Home Cooking

Puglia: Olive Oil, Capocollo, & More...

June 25 2010 - 11:01 AM

Crystal Cun is spending the next year in Italy studying at the University of Gastronomic Sciences. She recently traveled to Puglia (the heel of the boot) for a one-week school field trip. For more information, you can check her blog at Lady Parmalade.

Though some time was alloted in Puglia for activities not requiring mastication, the bulk of the trip was spent at food production sites, restaurants and agricultural lands. I realize that this must sound like the best foodie vacation ever, but eating rich foods nonstop for a week is not as pleasant as it may seem. Some of us had the added stress of documenting the trip in detail because there is a paper and presentation required after the stage. By the end, we were all thoroughly sick of cured meats, cheeses and each other. A few people actually became ill, though I cannot say whether this was due to food poisoning, general infection, or the stress of traveling and eating from 9 am to 1 am every day. My advice for anyone who goes on these trips is to ingest plenty of fiber and choose your roommate carefully.

Moving on to the actual food. Puglia’s dry, sunny climate makes it difficult to grow many crops, but the hardiness of olive trees in times of drought has resulted in their widespread cultivation. The trees dot the Puglian landscape with their graceful, twisted trunks and branches, akin to a pair of ballet dancers. We were told by one farmer that the trees twist according to the Earth’s rotation, and that olive trees planted south of the equator would twist in the opposite direction, similar to the rotation of water draining from toilets. This is a romantic idea, but since the Coriolis force has been shown to have a tenuous effect on toilet water, I am somewhat doubtful of the tree-twisting claim.

Still, the trees are majestic to behold, knotted and gnarly, reminiscent of the baobab tree in The Little Prince. The one pictured above actually belongs to a Russian who admired the unique shape of its trunk. So, he bought the tree for €5,000. In return, he gets to keep the olive oil milled from the olives of this tree, which comes to 10-15 liters of oil per year. He also comes to visit his tree annually. If you are interested in owning a piece of Italian real estate and having a lifetime supply of olive oil, you too can invest in one of the 50,000 available trees for the low price of €500-1,000 by contacting Olio Cazzetta.

We also had the chance to visit two 17th century old olive oil mills and a modern processing plant. The olive harvest occurs in the fall, from approximately October through January. Before the era of mechanization, olives were picked by women in the fields, then pressed by men working in underground olive oil mills. These mills would employ 20-25 people (depending on the size of the mill), and the employees would live inside the mill for the duration of the harvest, along with work animals like donkeys. The grindstone was used to crush the olives, then the olive paste was placed in tiers of woven mats and pressed to extract the oil. At the end of the harvest, the donkeys would be killed (and presumably eaten).Puglia grindstone to crush olives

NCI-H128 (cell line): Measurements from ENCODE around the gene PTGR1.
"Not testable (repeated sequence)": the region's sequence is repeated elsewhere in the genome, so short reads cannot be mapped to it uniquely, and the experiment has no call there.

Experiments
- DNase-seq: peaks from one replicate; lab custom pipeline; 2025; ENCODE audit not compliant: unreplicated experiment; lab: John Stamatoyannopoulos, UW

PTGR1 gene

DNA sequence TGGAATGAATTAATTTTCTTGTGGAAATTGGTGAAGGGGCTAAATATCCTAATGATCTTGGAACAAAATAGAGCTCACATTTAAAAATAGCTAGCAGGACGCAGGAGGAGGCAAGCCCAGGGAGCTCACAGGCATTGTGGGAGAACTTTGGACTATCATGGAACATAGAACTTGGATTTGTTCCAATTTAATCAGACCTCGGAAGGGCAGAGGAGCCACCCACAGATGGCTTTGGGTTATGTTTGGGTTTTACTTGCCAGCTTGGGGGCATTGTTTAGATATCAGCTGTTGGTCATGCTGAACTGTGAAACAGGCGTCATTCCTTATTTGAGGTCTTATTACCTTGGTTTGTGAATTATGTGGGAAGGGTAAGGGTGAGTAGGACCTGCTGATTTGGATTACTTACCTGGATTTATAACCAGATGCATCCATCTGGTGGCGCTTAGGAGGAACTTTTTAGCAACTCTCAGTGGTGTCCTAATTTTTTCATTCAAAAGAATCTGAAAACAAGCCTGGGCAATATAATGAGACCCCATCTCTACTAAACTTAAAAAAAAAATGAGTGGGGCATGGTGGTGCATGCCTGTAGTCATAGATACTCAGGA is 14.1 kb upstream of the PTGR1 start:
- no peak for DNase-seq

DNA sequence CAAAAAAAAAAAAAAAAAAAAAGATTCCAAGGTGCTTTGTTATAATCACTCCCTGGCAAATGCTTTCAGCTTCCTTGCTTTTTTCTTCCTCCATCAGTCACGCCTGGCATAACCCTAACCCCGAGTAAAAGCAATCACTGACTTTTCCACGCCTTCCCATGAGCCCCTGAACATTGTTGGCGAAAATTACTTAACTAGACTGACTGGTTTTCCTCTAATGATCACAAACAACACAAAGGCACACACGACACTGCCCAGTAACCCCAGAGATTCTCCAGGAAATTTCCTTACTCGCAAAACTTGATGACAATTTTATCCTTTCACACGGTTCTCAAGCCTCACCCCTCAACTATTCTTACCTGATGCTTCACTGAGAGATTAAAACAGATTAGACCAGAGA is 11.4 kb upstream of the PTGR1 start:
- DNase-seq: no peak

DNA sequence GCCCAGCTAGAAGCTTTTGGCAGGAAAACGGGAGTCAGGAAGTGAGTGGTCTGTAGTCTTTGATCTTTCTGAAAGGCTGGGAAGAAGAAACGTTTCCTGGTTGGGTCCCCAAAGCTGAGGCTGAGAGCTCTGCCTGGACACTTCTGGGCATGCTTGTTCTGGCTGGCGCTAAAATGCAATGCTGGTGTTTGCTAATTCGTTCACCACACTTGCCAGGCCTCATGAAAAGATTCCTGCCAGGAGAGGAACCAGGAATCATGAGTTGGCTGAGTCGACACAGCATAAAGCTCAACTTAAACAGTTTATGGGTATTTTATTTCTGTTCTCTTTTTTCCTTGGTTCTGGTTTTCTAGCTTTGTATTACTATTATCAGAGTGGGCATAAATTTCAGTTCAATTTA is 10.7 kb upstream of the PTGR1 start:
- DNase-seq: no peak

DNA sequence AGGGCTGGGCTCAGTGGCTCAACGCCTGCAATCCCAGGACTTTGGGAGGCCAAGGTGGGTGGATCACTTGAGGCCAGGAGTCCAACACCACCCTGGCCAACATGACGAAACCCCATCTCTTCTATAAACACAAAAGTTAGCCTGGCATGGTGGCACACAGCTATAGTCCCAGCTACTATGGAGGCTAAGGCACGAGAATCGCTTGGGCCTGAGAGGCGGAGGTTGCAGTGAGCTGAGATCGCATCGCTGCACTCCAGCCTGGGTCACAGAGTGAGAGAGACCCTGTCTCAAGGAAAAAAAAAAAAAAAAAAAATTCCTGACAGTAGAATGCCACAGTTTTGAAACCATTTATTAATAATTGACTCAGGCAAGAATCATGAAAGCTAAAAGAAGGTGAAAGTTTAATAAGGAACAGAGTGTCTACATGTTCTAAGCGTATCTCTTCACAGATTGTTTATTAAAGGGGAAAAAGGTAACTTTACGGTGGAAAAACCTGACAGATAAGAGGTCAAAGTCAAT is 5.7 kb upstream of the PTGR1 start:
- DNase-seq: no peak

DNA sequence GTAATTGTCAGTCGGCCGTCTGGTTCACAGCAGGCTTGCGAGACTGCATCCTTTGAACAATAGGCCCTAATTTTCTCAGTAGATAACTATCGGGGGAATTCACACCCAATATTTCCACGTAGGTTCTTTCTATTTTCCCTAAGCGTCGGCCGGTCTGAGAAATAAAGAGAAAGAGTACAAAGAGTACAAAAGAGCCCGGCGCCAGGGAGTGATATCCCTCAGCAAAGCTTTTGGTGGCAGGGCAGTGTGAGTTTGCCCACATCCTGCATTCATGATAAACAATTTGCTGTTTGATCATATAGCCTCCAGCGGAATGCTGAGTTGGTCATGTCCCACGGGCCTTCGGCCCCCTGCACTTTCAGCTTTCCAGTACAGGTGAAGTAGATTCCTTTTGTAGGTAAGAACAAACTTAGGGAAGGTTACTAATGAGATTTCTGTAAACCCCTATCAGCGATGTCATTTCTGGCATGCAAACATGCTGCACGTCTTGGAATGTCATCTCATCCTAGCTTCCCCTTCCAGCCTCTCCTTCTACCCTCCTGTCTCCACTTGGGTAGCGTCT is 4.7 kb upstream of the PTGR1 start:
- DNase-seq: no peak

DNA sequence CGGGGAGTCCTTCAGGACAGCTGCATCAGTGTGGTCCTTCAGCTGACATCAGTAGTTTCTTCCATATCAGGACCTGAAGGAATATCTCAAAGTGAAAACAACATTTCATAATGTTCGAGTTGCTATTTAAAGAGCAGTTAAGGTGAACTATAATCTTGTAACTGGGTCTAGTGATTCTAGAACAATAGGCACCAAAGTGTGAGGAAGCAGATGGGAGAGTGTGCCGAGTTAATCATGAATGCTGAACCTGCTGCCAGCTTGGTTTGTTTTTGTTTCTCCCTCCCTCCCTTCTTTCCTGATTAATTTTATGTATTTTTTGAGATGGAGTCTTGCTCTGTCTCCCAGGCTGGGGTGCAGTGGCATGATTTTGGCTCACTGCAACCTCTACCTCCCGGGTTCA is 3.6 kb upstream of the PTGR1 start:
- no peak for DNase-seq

To taste olive oil, you should first examine the color (yellow, green tones?), then the aroma (grassy, tomato leaf, artichoke?), and finally sip the olive oil while sucking in air and exhaling from your nose. A high quality olive oil should not feel greasy in the mouth, should have flavors that match the aroma, and should be peppery with the presence of polyphenols. We tasted olive oils from Torre Guaceto and Olio Cazzetta, and my favorite was the Cazzetta Spontaneo, produced from the prime layer of oil floating at the top of the crushed olives.

From the top: hanging salame and prosciutto, seasoning a capocollo, finished product with a sprig of thyme, wrapping capocollo in natural casing

Next up, we trekked to the butcher shop of Romanelli Tommaso to investigate capocollo production in Martina Franca. The south of Italy is not well known for its cured meats because the weather is generally too hot. However, as a peninsula, Puglia is buffeted by strong sea winds, and so it is possible to produce some cured meats. Capocollo is a portmanteau of capo (head) and collo (neck), since that is the part of the pig that is used for this product.